Police are using sonic weapons against protesters that can cause permanent hearing loss

LRADs, a sound-producing device used to control crowds, can inflict permanent damage on subjects

By Matthew Rozsa

Staff Writer

Published June 22, 2020 7:13PM (EDT)

A Sheriffs deputy in riot gear stands ready to use a sound cannon, or Long Range Acoustic Device (LRAD), against protesters (David McNew/Getty Images)
A Sheriffs deputy in riot gear stands ready to use a sound cannon, or Long Range Acoustic Device (LRAD), against protesters (David McNew/Getty Images)

If you're planning on attending a protest, it would be wise to bring ear plugs. That's because many police departments are using LRADs, or long range acoustic devices, in order to control crowds — essentially a loudspeaker that can be repurposed and used by law enforcement as a weapon to permanently damage one's hearing. 

LRADs can take on many looks, but generally resemble a box amplifier or loudspeaker. Although LRADs can be used to project human voices or recordings across long distances, they are also used to emit a so-called "deterrent tone" that is capable of resulting in permanent hearing loss or hearing damage. Such hearing damage occurs whenever human ears are exposed to any sound above 85 decibels (db), though it also depends on length of exposure. Certain LRADs are capable of creating sounds exponentially louder, up to 160 dB, which is louder than a jet taking off (that is between 120 and 140 db). The harm is exacerbated by the fact that, unlike whistles and other sound projection devices that send their waves in all directions, LRADs focus their sound into a cone that extends about 15 degrees in every direction from its axis.

The technology company Genasys Inc., which manufactures LRADs, admitted in a statement earlier this month that its devices have been used by "police departments in Portland OR, San Jose, CA, Colorado Springs, CO, Phoenix, AZ, Columbus, OH, Charleston, SC, Ft. Lauderdale, FL, and other cities." They statement claimed that the devices were used to "communicate unlawful assembly and other orders to crowds after recent protests turned violent." Genasys denies that LRADs are "weapons," though clearly they are being used (or misused) by police to that end.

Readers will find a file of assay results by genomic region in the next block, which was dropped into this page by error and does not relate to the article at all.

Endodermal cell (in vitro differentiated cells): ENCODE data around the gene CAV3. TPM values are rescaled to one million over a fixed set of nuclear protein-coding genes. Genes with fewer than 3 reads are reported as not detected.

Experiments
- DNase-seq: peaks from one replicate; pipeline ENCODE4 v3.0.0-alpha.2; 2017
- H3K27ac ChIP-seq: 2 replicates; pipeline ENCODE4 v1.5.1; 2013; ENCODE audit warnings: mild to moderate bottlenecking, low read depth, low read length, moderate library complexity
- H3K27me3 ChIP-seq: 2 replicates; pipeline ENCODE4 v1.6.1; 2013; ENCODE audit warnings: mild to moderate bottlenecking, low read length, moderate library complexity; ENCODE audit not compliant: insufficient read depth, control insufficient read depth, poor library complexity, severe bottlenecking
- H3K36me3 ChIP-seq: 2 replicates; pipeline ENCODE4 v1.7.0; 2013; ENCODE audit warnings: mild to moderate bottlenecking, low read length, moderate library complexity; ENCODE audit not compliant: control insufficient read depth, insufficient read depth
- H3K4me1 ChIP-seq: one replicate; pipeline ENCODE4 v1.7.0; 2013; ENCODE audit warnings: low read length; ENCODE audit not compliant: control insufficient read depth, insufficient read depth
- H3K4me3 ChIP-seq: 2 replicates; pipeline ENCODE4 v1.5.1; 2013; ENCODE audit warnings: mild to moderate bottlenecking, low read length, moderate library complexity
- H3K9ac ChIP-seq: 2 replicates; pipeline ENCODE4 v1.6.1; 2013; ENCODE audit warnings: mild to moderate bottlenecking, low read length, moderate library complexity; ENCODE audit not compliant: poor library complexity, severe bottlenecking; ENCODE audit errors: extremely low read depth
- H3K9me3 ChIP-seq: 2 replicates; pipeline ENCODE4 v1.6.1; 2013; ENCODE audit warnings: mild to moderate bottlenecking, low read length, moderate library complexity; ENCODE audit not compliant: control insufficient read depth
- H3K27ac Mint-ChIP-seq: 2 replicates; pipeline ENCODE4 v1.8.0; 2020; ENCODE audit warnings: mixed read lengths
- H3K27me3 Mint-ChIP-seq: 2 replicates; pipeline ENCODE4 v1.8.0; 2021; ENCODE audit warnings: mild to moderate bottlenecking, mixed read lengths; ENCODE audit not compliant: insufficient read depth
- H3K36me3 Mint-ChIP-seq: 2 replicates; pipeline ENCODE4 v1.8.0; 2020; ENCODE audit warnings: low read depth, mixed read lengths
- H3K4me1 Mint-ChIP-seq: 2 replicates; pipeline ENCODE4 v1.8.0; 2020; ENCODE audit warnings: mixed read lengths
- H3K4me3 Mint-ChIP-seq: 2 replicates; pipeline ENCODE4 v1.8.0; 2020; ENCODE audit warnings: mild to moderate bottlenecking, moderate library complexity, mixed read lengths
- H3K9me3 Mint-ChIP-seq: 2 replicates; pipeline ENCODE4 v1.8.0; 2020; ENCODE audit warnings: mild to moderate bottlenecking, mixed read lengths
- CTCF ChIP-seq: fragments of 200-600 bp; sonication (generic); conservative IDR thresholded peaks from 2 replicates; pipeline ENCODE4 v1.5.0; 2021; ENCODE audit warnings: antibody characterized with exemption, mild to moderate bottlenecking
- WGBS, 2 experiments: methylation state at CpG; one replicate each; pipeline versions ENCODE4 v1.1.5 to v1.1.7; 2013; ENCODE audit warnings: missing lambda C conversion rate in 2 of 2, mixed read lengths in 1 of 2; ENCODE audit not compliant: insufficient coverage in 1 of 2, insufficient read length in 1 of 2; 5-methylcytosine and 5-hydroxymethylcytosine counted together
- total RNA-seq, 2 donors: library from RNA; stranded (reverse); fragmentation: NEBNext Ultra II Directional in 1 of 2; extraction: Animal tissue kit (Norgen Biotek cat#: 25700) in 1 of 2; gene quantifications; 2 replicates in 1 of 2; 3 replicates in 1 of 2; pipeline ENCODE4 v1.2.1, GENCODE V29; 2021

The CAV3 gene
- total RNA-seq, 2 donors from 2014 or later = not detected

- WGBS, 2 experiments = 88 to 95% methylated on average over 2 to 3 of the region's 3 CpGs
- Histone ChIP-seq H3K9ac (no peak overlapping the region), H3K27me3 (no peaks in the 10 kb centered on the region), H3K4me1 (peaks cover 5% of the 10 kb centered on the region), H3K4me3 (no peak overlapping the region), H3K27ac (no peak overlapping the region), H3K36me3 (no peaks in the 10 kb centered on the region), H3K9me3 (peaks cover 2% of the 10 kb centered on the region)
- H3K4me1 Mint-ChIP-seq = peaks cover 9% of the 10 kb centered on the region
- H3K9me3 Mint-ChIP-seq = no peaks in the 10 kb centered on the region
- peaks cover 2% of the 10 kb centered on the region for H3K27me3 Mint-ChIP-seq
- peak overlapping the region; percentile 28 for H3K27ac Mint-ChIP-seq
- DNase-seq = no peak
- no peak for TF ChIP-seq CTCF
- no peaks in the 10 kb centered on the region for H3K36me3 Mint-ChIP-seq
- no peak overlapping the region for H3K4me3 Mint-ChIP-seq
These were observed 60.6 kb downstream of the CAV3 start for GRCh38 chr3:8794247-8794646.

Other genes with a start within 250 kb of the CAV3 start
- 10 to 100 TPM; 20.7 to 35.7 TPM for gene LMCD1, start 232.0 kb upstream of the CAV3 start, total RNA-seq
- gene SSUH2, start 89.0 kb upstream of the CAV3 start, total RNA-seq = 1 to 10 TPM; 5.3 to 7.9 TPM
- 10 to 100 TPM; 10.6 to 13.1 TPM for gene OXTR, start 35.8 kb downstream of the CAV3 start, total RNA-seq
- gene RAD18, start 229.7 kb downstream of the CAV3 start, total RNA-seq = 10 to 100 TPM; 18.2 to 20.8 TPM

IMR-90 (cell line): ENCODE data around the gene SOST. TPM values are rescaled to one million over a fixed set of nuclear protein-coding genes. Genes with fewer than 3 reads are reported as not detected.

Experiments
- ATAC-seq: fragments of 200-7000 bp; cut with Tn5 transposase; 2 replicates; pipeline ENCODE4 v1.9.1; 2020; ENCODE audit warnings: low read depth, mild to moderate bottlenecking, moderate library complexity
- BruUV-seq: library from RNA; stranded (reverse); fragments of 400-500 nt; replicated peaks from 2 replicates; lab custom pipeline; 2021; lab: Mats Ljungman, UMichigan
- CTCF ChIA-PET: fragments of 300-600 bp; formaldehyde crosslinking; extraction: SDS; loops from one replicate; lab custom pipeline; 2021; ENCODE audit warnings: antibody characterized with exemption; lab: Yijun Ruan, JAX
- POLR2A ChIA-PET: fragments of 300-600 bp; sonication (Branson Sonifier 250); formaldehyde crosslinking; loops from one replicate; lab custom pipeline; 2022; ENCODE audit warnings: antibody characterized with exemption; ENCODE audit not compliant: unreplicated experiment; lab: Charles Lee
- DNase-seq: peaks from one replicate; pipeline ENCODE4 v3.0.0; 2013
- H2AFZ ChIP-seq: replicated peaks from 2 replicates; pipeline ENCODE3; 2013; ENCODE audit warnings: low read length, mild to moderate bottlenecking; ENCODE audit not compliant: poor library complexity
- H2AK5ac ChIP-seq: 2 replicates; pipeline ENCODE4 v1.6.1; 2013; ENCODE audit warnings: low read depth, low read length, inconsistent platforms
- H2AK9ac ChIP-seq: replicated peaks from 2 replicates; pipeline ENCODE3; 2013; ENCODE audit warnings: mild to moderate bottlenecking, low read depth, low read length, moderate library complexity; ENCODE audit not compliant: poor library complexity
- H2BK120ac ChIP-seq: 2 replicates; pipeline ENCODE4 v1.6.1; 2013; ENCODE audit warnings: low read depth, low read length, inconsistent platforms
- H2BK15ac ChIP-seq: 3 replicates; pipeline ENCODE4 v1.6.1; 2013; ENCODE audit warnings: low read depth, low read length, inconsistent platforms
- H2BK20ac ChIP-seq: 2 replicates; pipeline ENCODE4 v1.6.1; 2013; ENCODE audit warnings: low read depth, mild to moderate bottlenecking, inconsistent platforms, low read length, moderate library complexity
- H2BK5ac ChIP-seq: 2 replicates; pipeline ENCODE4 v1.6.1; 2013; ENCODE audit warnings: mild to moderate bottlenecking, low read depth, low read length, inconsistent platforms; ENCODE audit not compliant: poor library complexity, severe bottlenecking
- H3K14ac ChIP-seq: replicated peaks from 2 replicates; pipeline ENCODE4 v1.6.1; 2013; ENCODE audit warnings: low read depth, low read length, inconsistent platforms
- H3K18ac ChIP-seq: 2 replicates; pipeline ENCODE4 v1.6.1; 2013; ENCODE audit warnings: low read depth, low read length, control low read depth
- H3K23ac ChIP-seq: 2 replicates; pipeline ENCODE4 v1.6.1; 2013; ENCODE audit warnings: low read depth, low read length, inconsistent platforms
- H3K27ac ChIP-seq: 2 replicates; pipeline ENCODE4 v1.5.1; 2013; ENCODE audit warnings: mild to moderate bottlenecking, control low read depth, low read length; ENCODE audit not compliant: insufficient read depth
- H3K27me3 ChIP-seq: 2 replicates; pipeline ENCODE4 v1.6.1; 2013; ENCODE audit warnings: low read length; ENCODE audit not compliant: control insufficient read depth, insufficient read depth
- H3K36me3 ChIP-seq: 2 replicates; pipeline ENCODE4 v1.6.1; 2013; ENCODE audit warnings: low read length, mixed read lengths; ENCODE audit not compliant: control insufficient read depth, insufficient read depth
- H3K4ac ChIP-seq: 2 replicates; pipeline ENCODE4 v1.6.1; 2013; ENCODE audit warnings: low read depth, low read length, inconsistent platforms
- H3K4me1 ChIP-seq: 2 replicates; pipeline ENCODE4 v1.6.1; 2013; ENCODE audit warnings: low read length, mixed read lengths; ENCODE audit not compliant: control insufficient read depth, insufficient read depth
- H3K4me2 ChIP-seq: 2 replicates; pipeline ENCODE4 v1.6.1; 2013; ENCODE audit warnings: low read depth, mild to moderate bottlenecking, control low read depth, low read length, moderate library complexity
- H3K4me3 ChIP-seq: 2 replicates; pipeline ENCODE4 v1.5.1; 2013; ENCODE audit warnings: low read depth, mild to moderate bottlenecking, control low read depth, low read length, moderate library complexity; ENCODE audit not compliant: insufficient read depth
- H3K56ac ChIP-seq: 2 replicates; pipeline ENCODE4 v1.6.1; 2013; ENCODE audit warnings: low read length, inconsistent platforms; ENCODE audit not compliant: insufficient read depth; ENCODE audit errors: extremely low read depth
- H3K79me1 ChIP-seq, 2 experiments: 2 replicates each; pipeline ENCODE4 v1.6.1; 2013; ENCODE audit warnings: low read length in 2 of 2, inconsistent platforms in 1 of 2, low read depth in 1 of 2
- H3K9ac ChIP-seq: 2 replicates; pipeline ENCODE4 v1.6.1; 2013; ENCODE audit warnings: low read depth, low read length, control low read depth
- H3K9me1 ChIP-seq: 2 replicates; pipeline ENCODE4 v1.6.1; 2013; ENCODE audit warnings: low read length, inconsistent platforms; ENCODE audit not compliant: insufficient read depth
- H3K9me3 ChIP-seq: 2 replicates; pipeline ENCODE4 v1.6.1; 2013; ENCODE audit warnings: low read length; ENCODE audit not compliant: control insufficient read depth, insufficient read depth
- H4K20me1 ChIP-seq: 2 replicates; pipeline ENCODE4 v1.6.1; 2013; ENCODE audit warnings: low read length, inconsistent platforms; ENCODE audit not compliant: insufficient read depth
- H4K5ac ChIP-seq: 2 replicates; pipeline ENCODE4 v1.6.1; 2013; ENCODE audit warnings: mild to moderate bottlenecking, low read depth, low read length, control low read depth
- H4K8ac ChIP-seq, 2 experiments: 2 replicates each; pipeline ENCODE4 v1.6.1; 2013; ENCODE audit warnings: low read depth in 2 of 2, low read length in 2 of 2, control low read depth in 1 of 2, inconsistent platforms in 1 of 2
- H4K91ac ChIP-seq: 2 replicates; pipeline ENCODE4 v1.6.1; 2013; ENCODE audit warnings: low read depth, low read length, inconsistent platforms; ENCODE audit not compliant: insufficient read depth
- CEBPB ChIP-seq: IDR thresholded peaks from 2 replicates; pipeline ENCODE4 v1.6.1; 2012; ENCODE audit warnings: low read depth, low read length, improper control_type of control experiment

The devices have been reportedly used on protesters in the United States in the past month. Several days ago, an LRAD was used to disperse protesters in Louisville, Ky. After Portland, Ore. police dispersed protesters with an LRAD on June 5, Portland's mayor banned the use of them. 

Regardless of how LRADs are designed to be used, they have been used as a form of crowd control and used against nonviolent protesters, which has occasionally led to litigation. In 2009, protesters at the G20 summit in Pittsburgh were attacked with an LRAD by police. A local professor suffered permanent hearing damage, and won a settlement against the city of Pittsburgh.

Likewise, there is an ongoing lawsuit in New York City in which the plaintiffs claim that a LRAD used while they protested the death of Eric Garner resulted in "physical injuries, such as migraines, sinus pain, dizziness, facial pressure, ringing in ears, and sensitivity to noise." Previously, LRADs were also used on protesters in Ferguson, Missouri, in 2014.

LRADs were originally developed by the military after the bombing of the USS Cole off the coast of Yemen in 2000. A company called American Technology Corp. (ATC) created a "HyperSonic Sound directional loudspeaker system" that was similar to an LRAD; at the time, its main use appeared to be for advertising and entertainment.